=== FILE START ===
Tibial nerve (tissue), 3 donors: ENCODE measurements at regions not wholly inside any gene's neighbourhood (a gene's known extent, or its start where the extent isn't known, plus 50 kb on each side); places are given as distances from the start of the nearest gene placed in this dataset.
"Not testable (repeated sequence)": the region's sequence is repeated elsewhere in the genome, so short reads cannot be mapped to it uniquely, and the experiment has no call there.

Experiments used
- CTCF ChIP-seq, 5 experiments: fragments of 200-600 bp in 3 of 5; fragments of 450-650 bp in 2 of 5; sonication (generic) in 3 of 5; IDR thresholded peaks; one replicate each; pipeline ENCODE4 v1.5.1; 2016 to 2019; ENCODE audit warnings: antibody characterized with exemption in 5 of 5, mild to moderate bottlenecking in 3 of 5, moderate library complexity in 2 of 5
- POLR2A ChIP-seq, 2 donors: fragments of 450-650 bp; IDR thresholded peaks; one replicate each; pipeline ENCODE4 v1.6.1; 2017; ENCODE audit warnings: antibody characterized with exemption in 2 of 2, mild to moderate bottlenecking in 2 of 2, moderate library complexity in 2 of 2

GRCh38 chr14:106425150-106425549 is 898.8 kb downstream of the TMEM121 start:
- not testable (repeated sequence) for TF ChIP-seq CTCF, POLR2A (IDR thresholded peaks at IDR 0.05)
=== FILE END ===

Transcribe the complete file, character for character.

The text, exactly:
Tibial nerve (tissue), 3 donors: ENCODE measurements at regions not wholly inside any gene's neighbourhood (a gene's known extent, or its start where the extent isn't known, plus 50 kb on each side); places are given as distances from the start of the nearest gene placed in this dataset.
"Not testable (repeated sequence)": the region's sequence is repeated elsewhere in the genome, so short reads cannot be mapped to it uniquely, and the experiment has no call there.

Experiments used
- CTCF ChIP-seq, 5 experiments: fragments of 200-600 bp in 3 of 5; fragments of 450-650 bp in 2 of 5; sonication (generic) in 3 of 5; IDR thresholded peaks; one replicate each; pipeline ENCODE4 v1.5.1; 2016 to 2019; ENCODE audit warnings: antibody characterized with exemption in 5 of 5, mild to moderate bottlenecking in 3 of 5, moderate library complexity in 2 of 5
- POLR2A ChIP-seq, 2 donors: fragments of 450-650 bp; IDR thresholded peaks; one replicate each; pipeline ENCODE4 v1.6.1; 2017; ENCODE audit warnings: antibody characterized with exemption in 2 of 2, mild to moderate bottlenecking in 2 of 2, moderate library complexity in 2 of 2

GRCh38 chr14:106425150-106425549 is 898.8 kb downstream of the TMEM121 start:
- not testable (repeated sequence) for TF ChIP-seq CTCF, POLR2A (IDR thresholded peaks at IDR 0.05)